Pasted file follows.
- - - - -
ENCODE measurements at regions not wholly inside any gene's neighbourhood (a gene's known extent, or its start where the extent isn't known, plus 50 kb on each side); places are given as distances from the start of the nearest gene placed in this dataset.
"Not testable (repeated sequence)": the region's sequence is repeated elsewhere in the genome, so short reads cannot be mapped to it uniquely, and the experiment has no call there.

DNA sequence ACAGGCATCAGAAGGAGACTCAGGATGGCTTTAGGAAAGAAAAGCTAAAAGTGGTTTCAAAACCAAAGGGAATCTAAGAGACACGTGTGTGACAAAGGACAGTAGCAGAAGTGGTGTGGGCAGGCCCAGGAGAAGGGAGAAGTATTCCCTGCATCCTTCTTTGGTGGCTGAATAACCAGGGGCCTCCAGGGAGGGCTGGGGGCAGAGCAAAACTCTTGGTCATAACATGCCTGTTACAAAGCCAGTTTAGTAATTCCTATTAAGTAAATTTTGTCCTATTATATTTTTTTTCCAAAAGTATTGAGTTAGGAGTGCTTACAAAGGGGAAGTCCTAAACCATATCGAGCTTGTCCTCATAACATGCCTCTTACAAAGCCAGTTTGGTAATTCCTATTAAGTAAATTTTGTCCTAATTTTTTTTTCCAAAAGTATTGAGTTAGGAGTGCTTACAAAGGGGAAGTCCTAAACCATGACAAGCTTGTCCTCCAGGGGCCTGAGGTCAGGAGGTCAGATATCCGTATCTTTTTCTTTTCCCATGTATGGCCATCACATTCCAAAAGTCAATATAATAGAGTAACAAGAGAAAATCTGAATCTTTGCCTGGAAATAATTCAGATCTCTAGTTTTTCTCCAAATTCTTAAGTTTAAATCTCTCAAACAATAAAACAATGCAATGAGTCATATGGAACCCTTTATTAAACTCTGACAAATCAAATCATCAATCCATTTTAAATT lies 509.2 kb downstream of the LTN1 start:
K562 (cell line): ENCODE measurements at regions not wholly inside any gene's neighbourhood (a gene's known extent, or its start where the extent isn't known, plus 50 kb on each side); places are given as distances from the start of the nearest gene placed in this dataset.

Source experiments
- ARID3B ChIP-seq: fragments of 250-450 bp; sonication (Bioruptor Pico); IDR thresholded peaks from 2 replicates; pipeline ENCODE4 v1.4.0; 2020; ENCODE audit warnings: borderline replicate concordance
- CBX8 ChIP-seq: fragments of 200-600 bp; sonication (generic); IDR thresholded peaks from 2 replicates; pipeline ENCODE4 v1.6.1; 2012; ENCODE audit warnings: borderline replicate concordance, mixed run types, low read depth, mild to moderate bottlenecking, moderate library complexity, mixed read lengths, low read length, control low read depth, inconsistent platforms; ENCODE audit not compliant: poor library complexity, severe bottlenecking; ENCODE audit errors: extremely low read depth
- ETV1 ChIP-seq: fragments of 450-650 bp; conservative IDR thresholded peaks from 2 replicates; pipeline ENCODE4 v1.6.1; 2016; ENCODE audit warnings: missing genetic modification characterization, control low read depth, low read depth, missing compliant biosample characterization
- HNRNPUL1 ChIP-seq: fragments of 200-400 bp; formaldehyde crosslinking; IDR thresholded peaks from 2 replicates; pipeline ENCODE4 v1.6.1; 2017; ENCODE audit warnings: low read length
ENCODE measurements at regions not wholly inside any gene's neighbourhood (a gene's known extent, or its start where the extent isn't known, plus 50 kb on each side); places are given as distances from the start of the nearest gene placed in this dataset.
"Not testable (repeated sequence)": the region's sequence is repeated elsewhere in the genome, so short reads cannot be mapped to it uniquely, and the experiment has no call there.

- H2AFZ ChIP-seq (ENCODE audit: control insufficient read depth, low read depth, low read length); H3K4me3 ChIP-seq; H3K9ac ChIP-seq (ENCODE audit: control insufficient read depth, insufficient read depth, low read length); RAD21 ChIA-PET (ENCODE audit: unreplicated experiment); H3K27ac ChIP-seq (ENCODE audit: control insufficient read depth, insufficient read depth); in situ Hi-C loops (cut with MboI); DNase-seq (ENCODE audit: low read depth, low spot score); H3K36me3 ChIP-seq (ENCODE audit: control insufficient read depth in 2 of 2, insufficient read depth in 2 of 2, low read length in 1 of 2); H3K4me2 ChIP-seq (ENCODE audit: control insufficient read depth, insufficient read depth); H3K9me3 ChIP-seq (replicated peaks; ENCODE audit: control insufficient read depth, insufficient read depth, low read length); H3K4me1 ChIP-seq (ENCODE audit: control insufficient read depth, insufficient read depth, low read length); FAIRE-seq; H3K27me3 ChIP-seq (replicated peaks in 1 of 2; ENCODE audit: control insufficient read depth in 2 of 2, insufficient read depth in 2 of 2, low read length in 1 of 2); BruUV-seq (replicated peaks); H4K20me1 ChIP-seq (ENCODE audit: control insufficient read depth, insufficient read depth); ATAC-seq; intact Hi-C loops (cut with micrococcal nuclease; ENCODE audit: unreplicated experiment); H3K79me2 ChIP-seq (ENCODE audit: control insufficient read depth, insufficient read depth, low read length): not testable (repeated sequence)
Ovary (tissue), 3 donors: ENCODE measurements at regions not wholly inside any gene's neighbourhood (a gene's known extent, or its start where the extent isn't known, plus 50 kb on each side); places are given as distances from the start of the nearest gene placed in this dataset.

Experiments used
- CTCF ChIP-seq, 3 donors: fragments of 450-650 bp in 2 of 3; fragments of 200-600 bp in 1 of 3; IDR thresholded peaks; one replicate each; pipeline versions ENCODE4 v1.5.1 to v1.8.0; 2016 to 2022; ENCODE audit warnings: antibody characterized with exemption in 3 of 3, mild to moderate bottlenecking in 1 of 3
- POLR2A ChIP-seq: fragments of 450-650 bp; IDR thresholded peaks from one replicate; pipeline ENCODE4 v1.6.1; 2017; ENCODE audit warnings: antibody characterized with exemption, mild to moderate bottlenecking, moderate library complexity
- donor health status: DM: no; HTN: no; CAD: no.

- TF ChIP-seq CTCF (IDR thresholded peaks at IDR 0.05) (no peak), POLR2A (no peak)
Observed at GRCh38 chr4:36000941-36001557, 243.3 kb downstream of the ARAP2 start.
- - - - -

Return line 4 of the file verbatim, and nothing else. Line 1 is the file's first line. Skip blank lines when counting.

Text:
K562 (cell line): ENCODE measurements at regions not wholly inside any gene's neighbourhood (a gene's known extent, or its start where the extent isn't known, plus 50 kb on each side); places are given as distances from the start of the nearest gene placed in this dataset.